Building a brand

5 steps to building a brand

We all know the importance of brands, it’s what makes some people buy a VW over a Skoda, even though they share many of the same parts, or a pair of Nike trainers over an own-brand supermarket pair.

Brands help people navigate their choices – they are helpful shortcuts for making purchase decisions. And as people become increasingly time poor, a strong brand becomes critical to business success, serving as a measure and providing reassurance as to the product or service being bought.

A strong brand not only helps in selling to your customer, it helps your employees too.  A strong brand purpose inspires engagement in your team. It connects employees with the business and builds loyalty. When a sales rep for Dove is talking to leading retailers, they aren’t selling moisturiser. They are improving self-esteem for millions of women all over the world.

If your brand is not clearly defined or communicated to your target markets then you need to go through the process of creating a brand strategy. Answering these five questions will get you on track to building your brand:

1. What is your why?

Think about why your organisation exists? What is your purpose? Simon Sinek’s famous “Start with why” TED talk is worth a watch. By working out what your brand stands for, you can build an emotional connection with employees and with customers, improving sales and loyalty. This stage is hard if you don’t automatically know why your brand exists – ask yourself why you went into business, and why you thought you could do a good job. Once you have worked out your brand purpose, everything else will fall into place. Communication with your customers is more genuine, and customers and customer loyalty will follow.

2. Who is your target audience?

Work out who your target audience is and what matters to them. Avoid the temptation to market to everybody. Even mass market supermarkets target specific customer groups so the chances are you’ll need to as well. The clearer you are on your customer now, the stronger your brand will be. Trying to appeal to everyone will only dilute what you’re trying to say. Don’t be afraid to create a brand that some people don’t like. Marmite created a strong brand by identifying that half the world hate Marmite. It just made the other half love it more. Accept that there are some people you’re not targeting – it will stand you in good stead for reaching the people you do want to resonate with.

3. How are you different?

Look at your competitors. Where does your brand stand against them? It is important to create stand out by differentiating yourself with how your brand portrays itself and your brand personality. Think about your USP and find your niche. You might have something unique, but can you find a niche that no one else is serving? Narrow your product/service to target a segment where no one else is competing.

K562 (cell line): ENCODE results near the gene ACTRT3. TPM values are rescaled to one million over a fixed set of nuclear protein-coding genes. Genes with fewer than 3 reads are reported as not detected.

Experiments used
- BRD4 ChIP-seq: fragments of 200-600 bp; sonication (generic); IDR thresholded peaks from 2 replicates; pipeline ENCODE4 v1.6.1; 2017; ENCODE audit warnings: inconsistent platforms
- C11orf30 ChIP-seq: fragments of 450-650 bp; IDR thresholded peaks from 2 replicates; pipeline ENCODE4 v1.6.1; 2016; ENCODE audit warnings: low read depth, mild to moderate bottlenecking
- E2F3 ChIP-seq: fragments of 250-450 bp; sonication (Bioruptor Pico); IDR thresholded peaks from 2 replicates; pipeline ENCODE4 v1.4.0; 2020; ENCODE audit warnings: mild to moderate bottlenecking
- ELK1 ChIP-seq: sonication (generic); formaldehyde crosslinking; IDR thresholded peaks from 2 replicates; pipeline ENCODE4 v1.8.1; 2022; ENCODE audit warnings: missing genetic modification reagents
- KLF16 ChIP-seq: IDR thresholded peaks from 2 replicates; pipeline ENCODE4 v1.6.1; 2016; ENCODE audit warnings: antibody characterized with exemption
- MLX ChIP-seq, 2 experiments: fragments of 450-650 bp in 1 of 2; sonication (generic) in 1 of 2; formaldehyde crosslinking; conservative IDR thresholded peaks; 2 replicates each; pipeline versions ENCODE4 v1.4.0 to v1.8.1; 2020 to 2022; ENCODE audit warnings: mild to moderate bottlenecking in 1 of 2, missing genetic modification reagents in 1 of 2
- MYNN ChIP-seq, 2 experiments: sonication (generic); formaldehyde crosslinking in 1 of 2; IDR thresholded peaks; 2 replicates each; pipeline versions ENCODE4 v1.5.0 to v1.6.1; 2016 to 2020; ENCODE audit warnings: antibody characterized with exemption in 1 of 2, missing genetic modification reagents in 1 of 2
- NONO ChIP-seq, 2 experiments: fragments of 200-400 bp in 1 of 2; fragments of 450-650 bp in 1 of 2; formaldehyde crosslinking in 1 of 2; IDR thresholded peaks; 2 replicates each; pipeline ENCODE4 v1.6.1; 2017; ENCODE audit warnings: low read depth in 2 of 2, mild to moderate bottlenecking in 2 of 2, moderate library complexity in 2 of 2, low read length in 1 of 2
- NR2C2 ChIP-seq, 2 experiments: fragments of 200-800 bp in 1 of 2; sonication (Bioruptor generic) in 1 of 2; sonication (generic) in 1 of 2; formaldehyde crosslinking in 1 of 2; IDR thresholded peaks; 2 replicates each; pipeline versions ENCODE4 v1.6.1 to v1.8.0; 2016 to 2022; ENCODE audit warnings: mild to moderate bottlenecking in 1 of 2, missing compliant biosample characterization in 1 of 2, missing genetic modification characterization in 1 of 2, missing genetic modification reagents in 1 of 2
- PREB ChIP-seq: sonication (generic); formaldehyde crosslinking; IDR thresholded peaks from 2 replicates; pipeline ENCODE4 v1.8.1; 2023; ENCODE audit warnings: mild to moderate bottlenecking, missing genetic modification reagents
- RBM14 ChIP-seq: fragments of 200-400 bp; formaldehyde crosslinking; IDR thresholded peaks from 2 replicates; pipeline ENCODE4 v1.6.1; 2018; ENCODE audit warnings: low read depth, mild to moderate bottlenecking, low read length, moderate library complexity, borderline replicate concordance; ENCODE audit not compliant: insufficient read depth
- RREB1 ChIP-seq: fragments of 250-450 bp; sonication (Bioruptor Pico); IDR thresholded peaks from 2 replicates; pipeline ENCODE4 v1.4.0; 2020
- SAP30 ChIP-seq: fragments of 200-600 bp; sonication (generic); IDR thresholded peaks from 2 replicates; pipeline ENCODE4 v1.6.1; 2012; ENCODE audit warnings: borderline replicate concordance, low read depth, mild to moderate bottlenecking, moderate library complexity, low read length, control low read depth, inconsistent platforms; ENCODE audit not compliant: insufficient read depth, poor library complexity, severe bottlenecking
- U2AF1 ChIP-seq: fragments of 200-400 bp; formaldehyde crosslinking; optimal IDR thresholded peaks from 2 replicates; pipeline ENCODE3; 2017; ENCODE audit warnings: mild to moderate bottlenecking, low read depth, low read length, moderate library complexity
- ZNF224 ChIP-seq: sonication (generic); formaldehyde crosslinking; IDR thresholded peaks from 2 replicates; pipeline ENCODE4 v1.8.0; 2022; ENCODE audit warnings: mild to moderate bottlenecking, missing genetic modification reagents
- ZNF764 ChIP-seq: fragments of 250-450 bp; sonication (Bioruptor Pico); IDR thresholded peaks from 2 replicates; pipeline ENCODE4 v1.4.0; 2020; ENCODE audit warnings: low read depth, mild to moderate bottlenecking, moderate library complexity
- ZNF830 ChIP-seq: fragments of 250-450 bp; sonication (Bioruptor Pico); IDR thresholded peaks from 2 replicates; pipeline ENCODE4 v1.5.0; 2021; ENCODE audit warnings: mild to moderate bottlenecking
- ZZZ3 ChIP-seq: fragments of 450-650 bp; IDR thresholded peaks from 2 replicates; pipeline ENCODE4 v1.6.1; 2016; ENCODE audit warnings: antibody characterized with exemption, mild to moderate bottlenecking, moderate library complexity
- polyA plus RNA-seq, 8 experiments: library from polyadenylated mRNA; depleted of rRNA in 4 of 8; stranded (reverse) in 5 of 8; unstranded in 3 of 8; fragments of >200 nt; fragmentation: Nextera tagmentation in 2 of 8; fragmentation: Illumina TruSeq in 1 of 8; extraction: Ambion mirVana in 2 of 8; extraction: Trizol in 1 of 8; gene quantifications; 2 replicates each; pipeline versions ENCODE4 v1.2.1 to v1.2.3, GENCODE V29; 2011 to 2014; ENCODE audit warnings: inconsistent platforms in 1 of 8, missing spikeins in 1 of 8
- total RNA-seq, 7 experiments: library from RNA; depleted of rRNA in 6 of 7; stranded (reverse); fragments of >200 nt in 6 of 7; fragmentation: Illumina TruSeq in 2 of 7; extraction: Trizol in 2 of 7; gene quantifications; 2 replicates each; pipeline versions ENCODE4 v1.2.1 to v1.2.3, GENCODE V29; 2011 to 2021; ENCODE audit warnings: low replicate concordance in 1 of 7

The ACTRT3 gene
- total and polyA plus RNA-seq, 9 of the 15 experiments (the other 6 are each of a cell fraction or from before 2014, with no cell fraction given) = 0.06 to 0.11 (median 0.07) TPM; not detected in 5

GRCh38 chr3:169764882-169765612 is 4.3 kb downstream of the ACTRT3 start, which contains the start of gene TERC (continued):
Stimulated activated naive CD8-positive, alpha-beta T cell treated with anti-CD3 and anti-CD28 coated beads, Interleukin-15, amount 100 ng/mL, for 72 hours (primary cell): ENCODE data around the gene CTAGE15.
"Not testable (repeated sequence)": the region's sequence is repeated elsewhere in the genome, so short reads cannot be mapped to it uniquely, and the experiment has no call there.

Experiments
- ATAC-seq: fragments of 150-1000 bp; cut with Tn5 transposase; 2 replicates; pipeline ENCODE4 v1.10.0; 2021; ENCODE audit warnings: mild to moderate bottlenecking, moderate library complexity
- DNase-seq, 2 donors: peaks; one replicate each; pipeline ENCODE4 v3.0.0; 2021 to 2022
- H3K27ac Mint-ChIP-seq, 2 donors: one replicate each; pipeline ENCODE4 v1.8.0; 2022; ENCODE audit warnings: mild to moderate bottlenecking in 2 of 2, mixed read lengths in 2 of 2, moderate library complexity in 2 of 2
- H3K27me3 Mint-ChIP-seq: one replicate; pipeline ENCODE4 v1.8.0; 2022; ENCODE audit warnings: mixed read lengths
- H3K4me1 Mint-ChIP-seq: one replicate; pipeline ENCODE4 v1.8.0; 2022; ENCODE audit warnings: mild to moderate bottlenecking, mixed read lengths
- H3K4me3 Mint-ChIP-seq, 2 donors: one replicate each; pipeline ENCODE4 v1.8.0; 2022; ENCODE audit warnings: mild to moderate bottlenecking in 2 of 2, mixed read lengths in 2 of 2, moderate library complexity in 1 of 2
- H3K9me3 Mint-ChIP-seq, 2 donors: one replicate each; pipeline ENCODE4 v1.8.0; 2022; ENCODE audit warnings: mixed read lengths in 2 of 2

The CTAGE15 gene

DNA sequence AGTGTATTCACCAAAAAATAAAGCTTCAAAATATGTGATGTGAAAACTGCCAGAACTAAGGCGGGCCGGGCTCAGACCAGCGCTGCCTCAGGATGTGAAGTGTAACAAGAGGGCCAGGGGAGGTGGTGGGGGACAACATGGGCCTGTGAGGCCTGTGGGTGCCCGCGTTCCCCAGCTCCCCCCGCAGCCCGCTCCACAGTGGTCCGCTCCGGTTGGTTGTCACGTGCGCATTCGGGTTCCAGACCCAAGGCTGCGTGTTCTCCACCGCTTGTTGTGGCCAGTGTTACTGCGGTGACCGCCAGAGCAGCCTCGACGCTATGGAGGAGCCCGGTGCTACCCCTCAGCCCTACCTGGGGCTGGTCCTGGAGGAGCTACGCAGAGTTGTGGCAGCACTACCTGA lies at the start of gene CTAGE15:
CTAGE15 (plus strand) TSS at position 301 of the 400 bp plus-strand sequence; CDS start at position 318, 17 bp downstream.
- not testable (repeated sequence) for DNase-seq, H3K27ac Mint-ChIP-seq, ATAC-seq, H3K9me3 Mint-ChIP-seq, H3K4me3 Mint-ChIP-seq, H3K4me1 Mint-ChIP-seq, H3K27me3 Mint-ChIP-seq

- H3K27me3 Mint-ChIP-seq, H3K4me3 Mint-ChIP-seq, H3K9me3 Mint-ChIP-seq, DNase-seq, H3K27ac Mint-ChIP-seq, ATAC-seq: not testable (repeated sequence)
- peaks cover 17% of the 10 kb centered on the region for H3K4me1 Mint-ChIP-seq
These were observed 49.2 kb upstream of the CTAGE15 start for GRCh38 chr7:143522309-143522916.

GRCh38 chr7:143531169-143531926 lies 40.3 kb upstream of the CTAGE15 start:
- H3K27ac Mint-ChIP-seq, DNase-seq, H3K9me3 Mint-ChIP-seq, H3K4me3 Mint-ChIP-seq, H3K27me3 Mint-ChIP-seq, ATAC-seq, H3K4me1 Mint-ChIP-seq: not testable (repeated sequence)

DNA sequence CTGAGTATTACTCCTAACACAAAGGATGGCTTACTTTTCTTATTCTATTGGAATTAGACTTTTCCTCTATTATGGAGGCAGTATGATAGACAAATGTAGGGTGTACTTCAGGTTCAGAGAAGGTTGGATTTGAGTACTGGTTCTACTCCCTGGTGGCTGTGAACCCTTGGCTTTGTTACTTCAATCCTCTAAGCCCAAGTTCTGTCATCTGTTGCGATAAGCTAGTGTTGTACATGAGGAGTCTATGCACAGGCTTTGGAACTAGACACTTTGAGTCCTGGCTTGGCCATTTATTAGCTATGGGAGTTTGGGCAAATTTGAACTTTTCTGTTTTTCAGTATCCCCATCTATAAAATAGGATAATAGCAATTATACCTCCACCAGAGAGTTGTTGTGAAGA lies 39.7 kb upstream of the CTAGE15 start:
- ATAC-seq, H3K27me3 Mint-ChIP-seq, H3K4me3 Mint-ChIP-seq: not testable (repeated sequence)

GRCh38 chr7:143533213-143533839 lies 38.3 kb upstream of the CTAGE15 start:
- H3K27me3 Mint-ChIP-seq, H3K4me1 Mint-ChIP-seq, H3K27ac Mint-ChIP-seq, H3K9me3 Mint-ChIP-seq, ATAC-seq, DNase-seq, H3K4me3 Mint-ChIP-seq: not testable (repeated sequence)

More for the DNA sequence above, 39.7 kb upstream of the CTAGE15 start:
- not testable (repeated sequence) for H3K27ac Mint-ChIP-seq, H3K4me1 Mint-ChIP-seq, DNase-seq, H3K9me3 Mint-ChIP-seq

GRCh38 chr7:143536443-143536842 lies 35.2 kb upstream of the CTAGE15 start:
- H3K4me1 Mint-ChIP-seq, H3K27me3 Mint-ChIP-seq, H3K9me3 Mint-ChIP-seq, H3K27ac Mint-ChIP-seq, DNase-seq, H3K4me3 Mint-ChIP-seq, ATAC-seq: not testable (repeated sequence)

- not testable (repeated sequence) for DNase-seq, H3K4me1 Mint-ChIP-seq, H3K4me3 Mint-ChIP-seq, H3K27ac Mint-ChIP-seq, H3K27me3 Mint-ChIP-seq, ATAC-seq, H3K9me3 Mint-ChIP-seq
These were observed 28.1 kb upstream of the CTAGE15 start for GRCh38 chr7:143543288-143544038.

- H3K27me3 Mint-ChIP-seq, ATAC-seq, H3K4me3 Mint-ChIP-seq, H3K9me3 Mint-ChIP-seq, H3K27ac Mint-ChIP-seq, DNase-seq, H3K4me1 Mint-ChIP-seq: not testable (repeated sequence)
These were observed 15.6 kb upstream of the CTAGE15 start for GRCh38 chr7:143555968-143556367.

Think about what will make you attractive to your target market? You need to be providing something meaningful to your customers. Assess what your customers value and how you address their pains. Are you solving a problem or enhancing their life with your product/service? A strong differentiator helps you to target your clients more effectively.  Just saying “We’re the best!” is not a differentiator – you need to be able to prove it.

4. What is your brand image?

Once you know what your brand stands for you need to make sure that you convey it with a strong visual identity. A logo is one of the most essential parts of your brand’s visual identity and it is worth investing in.  Yes, there are lots of ways to get cheap or even free logos online, but will this differentiate you or communicate some of the nuances about your brand? When in the design phase, think about all the places that your logo will appear, and the colours it will appear against. Test various sizes. Simplicity is key, something striking and clear will help a logo mark stand out in all sizes and colours. Read our step-by-step guide to logo design for more tips.

If you’re working with third parties and as your business grows, think about putting together a style guide.  This should cover how the logo should appear and any other visual identity considerations.  For example, Lurpak has built up a strong equity in the silver, dark blue and red colour combinations. They consistently use a wave that is used to convey product differentiation. Having a style guide will help make sure that your brand is used consistently across every touch point and that is important in ensuring that consumers recognise you and choose you over your competitors. Your style guide doesn’t have to be exhaustive and it’s a guide not a rulebook!

5. How are you going to communicate consistently?

Strong brands build long term relationships with their customers, with honest and authentic communication and any inauthenticity will be found out and exposed. Once you have got behind your brand, you should strive to build trust and loyalty with your customer base. Strong brands speak to their customers consistently using the same tone of voice. Is your brand rebellious and playful or do you want to convey a more traditional and serious tone?  You might appreciate what your product or service does, but how are you communicating that to your customers and do you really stand out in your market place? Map your customers’ experience of your brand from start to end – every touch point – new customers and returning customers. Amplify your brand’s presence, awareness and identity in the mind of your customer and this will differentiate you from your competitors.

It’s a lot to do but don’t feel overwhelmed!  Just get started and if you need support, feel free to contact Business Clan for guidance along the way.

Do you need help with creating your brand strategy?

Tell us about your business challenge

We respect your privacy.

If you found this useful, please share:

Menu